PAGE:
The Driver of ChampionsThe Driver of Champions

Science Behind Building a Precision Engineered Golf Club

August 30, 2021

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Apart from the few club builders who still handcraft persimmon woods, today’s driver and fairway woods are produced by metalworking processes and clubheads are fabricated from multi-alloy materials. Early on, irons and putter heads primarily were made by blacksmiths who skillfully heated iron bars until a glowing piece of metal was malleable enough to be hand-hammered into the appropriate shape. Nonetheless, from day one, golfers have constantly debated and argued over techniques that designers and manufacturers use to produce their golf clubs.

So, what has changed from then to now?

Originally, any club builder involved in the production of metal heads, irons, or putters had limited options from which to choose when fashioning component parts. In fact, before the Industrial Age had such a major impact on metallurgy, the Holy Grail of materials for a driver was the persimmon tree. As a raw material, persimmon was hard enough and dense enough to be carefully shaped into a shock-resistant head. But, at the very heart of the head was a cavity that often contained a surprisingly large quantity of lead surrounded by a thick glue used to hold the artificial weight in place.

Unless incredible care was taken to protect a wooden driver from moisture and heat, hidden stress points in the clubhead could split or crack causing the lead center to loosen and move about. Permanently weakened by the slightest movement of the weighting material, someone’s favorite driver could unfortunately reach the end of its lifecycle with a single swing. As for metal irons and putters, until the later part of the twentieth century, the choice manufacturers had for working with bulk metal materials was mostly limited to either forging or casting using molds with a limited life expectancy.

Which Process Is Best: Forging, Casting, or Machining?

From the beginning, metal stock was heated to near molten temperatures as voids, cavities, and impurities were hammered out on the blacksmith’s anvil by hand. Quality control of the material depended upon the fabricator’s expertise and experience and mass production wasn’t an option. Discussed below are the modern day processes and applied technologies that play a role in your game:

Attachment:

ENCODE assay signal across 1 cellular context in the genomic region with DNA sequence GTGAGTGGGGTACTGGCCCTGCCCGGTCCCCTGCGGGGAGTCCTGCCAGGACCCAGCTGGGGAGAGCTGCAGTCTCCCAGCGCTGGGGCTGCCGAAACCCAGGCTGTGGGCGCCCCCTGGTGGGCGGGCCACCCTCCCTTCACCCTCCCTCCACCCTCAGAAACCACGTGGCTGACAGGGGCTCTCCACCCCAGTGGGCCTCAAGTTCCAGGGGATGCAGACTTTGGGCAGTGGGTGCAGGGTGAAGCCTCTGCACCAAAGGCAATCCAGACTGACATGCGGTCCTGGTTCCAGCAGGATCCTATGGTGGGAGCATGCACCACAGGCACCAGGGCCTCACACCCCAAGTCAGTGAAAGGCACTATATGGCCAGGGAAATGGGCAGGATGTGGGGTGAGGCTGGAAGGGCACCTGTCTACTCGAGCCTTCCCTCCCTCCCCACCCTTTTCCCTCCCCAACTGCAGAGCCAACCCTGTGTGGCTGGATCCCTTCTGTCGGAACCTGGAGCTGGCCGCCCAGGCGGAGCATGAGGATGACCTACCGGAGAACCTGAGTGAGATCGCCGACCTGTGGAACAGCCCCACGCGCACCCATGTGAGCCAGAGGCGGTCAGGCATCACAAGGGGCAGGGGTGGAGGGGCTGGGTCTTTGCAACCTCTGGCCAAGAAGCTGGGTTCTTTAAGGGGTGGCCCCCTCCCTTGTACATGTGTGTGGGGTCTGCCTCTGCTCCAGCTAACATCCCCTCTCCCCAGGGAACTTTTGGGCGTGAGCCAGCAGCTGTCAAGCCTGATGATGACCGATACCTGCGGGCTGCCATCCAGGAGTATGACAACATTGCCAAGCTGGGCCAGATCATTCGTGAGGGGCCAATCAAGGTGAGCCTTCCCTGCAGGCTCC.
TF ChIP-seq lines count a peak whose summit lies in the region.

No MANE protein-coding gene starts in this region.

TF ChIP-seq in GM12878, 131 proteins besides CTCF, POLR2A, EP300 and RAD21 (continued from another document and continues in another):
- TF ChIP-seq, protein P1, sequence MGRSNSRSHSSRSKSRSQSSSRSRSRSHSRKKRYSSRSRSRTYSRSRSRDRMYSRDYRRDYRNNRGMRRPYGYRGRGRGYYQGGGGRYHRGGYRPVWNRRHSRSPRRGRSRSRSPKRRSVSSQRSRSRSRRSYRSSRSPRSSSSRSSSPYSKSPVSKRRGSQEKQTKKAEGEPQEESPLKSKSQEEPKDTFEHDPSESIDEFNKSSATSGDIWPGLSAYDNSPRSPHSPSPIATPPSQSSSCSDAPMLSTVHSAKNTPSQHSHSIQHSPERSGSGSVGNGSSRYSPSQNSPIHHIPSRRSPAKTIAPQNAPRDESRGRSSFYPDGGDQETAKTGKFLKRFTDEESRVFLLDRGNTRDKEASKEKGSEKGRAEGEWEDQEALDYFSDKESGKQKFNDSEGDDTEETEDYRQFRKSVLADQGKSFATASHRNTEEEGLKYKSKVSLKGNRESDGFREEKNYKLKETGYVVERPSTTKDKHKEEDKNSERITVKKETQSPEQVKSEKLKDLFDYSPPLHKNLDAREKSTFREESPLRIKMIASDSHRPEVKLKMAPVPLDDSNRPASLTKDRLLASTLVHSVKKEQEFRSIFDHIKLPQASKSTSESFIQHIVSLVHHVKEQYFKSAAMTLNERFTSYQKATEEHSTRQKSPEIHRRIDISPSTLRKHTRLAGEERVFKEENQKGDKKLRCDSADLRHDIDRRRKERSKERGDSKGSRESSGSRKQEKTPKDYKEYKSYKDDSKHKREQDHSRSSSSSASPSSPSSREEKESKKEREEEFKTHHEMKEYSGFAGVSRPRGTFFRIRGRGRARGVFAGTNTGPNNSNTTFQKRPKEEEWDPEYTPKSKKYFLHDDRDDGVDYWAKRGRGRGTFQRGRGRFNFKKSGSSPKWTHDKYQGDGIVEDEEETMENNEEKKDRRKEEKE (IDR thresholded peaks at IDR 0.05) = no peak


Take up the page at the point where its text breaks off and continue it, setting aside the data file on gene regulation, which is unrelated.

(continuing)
• Forging – Initially, metal clubheads were hand-forged from iron billets by blacksmiths. Manufacturing golf clubs no longer relies on hand forging as red hot carbon steel is drop forged using progressive dies with precision processes that deliver value-added performance attributes.
  • Casting – The first oversized metal drivers were cast with a hollow center using a process similar to making ice cubes. Molten metal was poured into a form and machining processes created the finished club. Although casting is less expensive nowadays, air bubbles in the metal can still affect feel, accuracy, and durability.
  • Powdered Metals – Powder metallurgy is a fabrication option used in metalworking that allows manufacturers to produce high quality parts with tolerances that minimize machining. Common uses for golf clubs are weighted inserts for Titanium drivers or diamond powdered iron faces.
  • Boring & Turning – Both boring and turning are machining processes where the material rotates, and the cutting tool remains fixed. Typically, boring is done using pre-drilled holes to remove precise amounts from the interior, whereas turning operations removes an excess amount exterior material.
  • Milling & Drilling – For milling and drilling operations, the material remains fixed, and the cutting tool or bit rotates. Computer numeric control processes have improved machining performance as well as the economic feasibility for precision milling, drilling, surfacing, and boring.

Since the industrial era gave way to the age of technology, new processes continue to pave the way with unlimited possibilities. Innovative, creative design engineers understand that each process has its place, and the end goal is to incorporate the collective knowledge into designing and building a unique golf club that matches its intended purpose. Today, the design and manufacturing of golf club from multiple composite and metallic materials is both an art and science.

Dedicated to Improving the Game for Recreational Golfers

Although most club makers rely on CAD designs and automated manufacturing processes to spit-out hundreds of thousands of cheap golf clubs a year, Krank Golf relies on the design experience gained from decades of research and development as well as the hand-crafting skills needed to build custom clubs that match the golfer’s swing. Moreover, as the number of recreational golfers has rapidly increased, Krank has focused on delivering a driver and fairway clubs that makes the game more enjoyable for the average golfer. Lance Reeder, president of Krank Golf, understands that recreational golfers are seeking different things from a day at the links. It isn’t always about the score or who won the bets. For most recreational golfers it is more about getting outside with friends and the satisfaction that comes from hitting better shots, especially off the tee box. Despite objections from the purists, Krank will continue to develop game-improving features like micro milling of the face and maximum hardening to optimize the spring effect of each personalized driver’s clubhead.

What you truly seek from your next round of golf should drive your equipment choices. If you are tired of leaving hundreds of yards in your bag, the right Krank driver will allow you to hit the ball farther off the tee box and straighter down the fairway. To schedule a custom fitting and start designing the driver that is right for your swing, click here... and stop giving away distance off the tee.